How charming? It looks as though Governor Jindal’s economic miracle in Louisiana isn’t such a miracle after all. Not that he’d admit it:
The Revenue Estimating Conference — which decides how much money the state can spend — revised the state’s financial forecast Tuesday night after listening to economists’ projections.The state operating budget that funds schools and other public services is based on those projections. When they fall short, extra money has to be found or spending has to be cut.“The problem isn’t just too high of a forecast. The problem is the economy,” said Greg Albrecht, chief economist for the Legislative Fiscal Office.
Albrecht said the underlying economy is weaker than it is being reported to be. It’s an assessment to which Gov. Bobby Jindal disagrees.
Mind you, this is after the REC reported that revenues were a full $304m less than anticipated, putting more strain on an already beleaguered State operating budget. But after the facts were presented, Jindal refused to address his role in causing the disaster:
Commissioner of Administration Paul Rainwater, the governor’s top budget aide, said state agencies already are aware of the financial problems.“Obviously, we’re going to have to make reductions,” Rainwater said.
The governor tried to strike a positive note during a news conference after the meeting concluded. Jindal said Louisiana’s economy is performing comparatively well. “Obviously, we’re going to work with the Legislature to make sure we have a balanced budget,” the governor said.
Jindal’s positive spin on the state’s economy conflicted with the conversation at the Revenue Estimating Conference meeting.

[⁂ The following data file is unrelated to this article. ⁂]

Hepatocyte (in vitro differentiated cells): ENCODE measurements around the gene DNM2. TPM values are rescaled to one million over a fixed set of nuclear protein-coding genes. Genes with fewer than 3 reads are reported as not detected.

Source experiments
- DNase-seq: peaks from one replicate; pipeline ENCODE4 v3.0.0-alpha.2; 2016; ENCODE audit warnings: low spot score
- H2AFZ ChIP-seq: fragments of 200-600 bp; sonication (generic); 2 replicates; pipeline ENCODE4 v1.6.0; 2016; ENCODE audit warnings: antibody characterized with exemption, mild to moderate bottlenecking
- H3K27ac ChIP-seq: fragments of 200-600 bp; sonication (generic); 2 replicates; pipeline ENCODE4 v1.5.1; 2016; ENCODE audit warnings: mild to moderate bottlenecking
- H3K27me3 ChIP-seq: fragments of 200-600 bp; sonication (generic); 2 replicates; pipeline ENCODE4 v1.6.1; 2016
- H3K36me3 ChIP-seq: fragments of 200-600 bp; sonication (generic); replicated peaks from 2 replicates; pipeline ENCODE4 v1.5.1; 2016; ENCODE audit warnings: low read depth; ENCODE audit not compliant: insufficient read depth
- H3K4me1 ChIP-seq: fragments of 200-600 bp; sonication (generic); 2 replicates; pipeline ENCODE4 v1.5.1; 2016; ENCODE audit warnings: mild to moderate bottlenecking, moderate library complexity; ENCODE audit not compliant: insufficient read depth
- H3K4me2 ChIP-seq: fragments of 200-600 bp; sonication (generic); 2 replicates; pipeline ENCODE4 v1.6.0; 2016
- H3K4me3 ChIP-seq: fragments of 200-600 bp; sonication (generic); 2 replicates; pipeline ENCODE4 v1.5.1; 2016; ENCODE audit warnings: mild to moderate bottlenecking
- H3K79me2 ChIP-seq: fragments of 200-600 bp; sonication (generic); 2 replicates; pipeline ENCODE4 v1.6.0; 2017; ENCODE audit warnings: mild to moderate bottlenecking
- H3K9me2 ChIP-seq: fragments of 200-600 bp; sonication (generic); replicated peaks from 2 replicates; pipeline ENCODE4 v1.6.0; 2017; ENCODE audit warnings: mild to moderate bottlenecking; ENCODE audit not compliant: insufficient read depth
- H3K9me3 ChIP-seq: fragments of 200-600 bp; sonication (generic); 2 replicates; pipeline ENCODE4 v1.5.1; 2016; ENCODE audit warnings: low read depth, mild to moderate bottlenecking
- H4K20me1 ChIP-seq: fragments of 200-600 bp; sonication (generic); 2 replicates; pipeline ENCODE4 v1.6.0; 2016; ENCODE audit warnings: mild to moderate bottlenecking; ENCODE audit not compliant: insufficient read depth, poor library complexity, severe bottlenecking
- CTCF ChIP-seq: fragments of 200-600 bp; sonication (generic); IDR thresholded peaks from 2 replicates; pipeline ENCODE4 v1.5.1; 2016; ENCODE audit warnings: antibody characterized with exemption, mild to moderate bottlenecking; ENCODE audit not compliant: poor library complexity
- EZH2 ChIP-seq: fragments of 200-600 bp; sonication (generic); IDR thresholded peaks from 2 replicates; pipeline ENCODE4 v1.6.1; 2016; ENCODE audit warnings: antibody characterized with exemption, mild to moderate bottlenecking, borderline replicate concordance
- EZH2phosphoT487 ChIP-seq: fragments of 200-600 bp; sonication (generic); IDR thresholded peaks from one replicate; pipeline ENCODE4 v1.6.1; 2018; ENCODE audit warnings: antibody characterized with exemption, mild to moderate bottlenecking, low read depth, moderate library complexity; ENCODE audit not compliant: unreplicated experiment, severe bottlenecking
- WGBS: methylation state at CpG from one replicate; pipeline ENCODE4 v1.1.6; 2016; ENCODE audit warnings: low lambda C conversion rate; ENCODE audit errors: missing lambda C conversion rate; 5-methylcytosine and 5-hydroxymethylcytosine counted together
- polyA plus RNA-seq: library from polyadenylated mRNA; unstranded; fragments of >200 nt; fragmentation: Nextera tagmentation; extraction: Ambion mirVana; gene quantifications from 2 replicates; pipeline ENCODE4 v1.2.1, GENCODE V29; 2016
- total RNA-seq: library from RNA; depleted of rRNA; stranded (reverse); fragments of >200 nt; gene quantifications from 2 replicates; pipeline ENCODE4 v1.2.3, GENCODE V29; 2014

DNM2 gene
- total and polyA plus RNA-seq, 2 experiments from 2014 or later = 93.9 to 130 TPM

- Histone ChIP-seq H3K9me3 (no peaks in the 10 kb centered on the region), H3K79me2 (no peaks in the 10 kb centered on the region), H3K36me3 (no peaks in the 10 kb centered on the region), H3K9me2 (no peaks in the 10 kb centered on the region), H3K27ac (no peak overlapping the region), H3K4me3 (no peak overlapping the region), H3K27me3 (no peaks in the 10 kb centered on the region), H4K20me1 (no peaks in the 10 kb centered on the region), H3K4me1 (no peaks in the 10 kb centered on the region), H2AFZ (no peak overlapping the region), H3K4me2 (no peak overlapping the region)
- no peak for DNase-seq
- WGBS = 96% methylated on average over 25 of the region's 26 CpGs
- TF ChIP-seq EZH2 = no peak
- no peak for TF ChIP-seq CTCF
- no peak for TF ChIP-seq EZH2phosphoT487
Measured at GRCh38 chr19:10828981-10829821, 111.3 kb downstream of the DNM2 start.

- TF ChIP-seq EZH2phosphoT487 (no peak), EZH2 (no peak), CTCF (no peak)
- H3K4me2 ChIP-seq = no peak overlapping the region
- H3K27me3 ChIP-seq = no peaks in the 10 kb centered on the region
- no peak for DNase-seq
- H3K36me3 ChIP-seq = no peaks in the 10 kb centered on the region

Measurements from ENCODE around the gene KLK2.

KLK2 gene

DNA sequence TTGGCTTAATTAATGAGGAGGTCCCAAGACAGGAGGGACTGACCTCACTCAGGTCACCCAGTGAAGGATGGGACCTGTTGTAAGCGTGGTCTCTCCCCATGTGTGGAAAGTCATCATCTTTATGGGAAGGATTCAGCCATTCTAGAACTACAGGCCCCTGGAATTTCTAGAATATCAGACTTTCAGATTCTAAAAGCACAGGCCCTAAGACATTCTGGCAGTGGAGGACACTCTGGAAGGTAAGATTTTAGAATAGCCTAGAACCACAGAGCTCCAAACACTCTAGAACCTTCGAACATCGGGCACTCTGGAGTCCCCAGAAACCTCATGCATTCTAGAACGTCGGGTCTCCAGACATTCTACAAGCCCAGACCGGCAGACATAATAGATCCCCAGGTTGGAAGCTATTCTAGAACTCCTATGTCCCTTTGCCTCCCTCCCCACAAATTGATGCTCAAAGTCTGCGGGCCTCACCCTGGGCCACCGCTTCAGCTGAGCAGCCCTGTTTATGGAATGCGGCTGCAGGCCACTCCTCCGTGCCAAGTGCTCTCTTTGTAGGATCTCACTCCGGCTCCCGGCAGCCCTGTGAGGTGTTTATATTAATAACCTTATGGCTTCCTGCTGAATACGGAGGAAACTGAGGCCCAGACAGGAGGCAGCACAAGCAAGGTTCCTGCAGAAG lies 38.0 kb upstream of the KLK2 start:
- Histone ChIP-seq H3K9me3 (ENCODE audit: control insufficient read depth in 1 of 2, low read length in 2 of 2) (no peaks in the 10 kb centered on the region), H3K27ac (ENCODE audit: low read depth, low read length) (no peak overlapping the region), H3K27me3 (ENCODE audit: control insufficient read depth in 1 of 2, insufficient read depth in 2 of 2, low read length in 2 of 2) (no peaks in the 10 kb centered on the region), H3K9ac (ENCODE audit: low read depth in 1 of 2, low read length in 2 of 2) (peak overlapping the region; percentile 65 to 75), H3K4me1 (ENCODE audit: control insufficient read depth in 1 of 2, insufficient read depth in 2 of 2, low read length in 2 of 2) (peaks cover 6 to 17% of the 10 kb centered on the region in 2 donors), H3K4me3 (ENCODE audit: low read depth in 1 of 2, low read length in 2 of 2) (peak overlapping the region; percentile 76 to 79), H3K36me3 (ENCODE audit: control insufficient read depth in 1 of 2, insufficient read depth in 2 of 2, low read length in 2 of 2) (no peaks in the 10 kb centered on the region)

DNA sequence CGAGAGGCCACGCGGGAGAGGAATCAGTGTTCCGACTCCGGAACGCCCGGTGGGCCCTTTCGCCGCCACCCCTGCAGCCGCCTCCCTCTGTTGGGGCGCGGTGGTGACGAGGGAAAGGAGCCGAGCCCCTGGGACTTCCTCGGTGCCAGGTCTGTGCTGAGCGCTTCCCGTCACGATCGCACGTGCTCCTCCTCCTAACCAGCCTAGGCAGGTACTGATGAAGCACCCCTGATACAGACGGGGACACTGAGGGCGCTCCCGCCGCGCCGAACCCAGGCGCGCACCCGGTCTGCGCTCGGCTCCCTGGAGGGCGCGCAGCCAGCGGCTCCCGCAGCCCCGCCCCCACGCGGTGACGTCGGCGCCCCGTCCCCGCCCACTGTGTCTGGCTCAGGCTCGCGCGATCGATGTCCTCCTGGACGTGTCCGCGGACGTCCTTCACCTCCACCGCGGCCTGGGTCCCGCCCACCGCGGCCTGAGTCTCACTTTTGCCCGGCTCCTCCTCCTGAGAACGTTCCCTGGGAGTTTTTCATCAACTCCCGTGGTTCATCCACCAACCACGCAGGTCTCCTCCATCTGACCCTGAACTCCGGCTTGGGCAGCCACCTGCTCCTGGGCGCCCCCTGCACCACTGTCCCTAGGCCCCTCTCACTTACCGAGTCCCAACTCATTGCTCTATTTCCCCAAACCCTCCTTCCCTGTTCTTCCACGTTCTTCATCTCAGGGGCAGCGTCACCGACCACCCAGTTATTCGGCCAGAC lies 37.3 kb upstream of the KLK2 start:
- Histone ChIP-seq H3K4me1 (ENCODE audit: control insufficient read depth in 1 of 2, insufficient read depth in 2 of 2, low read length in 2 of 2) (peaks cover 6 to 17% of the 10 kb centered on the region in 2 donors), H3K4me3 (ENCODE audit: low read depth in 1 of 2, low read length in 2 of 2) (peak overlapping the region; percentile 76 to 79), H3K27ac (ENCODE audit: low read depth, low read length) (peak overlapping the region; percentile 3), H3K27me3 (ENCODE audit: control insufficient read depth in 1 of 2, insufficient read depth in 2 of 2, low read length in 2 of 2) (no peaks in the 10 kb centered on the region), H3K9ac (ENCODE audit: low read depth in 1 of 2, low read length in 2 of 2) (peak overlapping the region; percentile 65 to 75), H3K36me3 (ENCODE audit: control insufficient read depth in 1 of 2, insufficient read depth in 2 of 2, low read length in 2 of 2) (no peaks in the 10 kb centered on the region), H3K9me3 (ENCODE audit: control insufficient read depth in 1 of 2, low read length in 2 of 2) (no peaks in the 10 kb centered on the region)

Well, “OBVIOUSLY” you are required to balance the budget, but isn’t it also obvious that most of this issue is the result of Jindal’s addiction to one-time money and privatization schemes in his budgeting strategy?
But Jindal wouldn’t have to stray too far from the GOP alternative reality to get advice. None other than the Sinator “Diapers” David Vitter needled Jindal on this front earlier this month:
In an email to supporters, Vitter said the state’s continued use of one-time dollars for ongoing expenses only serves to “kick the can down the road from making the tough, but necessary, budget decisions for our state” because the state isn’t certain to continue to have the money.
“That practice is too akin to Washington’s way of business, and Louisianians rightly acknowledge Washington doesn’t know the first thing about fiscal stewardship,” Vitter wrote.The senator urged “conservative reformers” to restrict the use of such budget maneuvers that shuffle one-time dollars to continuing expenses.”It will certainly make budget decisions tougher, but I believe it will also make our fiscal house healthier in the long run,” Vitter said